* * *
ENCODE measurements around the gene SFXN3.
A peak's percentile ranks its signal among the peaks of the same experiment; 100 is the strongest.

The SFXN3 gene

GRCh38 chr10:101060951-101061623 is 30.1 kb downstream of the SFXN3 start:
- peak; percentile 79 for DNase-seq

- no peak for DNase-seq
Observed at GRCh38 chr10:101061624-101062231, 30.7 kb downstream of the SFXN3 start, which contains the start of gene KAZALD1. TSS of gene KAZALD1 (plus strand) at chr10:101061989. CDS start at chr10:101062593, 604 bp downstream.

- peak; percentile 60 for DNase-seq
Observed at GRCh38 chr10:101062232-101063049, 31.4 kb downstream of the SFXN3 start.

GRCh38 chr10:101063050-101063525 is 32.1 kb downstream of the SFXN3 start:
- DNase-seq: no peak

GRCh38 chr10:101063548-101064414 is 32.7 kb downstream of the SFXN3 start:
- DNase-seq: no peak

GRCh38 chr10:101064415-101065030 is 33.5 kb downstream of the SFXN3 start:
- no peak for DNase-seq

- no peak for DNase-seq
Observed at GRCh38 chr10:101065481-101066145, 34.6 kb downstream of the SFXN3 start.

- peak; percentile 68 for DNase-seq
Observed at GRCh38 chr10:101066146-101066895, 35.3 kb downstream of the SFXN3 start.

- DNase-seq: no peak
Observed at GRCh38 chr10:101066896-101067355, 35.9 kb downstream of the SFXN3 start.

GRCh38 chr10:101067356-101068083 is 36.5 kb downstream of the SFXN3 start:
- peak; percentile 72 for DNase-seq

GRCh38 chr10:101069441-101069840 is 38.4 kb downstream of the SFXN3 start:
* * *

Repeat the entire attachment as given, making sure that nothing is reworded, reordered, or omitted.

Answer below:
ENCODE measurements around the gene SFXN3.
A peak's percentile ranks its signal among the peaks of the same experiment; 100 is the strongest.

The SFXN3 gene

GRCh38 chr10:101060951-101061623 is 30.1 kb downstream of the SFXN3 start:
- peak; percentile 79 for DNase-seq

- no peak for DNase-seq
Observed at GRCh38 chr10:101061624-101062231, 30.7 kb downstream of the SFXN3 start, which contains the start of gene KAZALD1. TSS of gene KAZALD1 (plus strand) at chr10:101061989. CDS start at chr10:101062593, 604 bp downstream.

- peak; percentile 60 for DNase-seq
Observed at GRCh38 chr10:101062232-101063049, 31.4 kb downstream of the SFXN3 start.

GRCh38 chr10:101063050-101063525 is 32.1 kb downstream of the SFXN3 start:
- DNase-seq: no peak

GRCh38 chr10:101063548-101064414 is 32.7 kb downstream of the SFXN3 start:
- DNase-seq: no peak

GRCh38 chr10:101064415-101065030 is 33.5 kb downstream of the SFXN3 start:
- no peak for DNase-seq

- no peak for DNase-seq
Observed at GRCh38 chr10:101065481-101066145, 34.6 kb downstream of the SFXN3 start.

- peak; percentile 68 for DNase-seq
Observed at GRCh38 chr10:101066146-101066895, 35.3 kb downstream of the SFXN3 start.

- DNase-seq: no peak
Observed at GRCh38 chr10:101066896-101067355, 35.9 kb downstream of the SFXN3 start.

GRCh38 chr10:101067356-101068083 is 36.5 kb downstream of the SFXN3 start:
- peak; percentile 72 for DNase-seq

GRCh38 chr10:101069441-101069840 is 38.4 kb downstream of the SFXN3 start: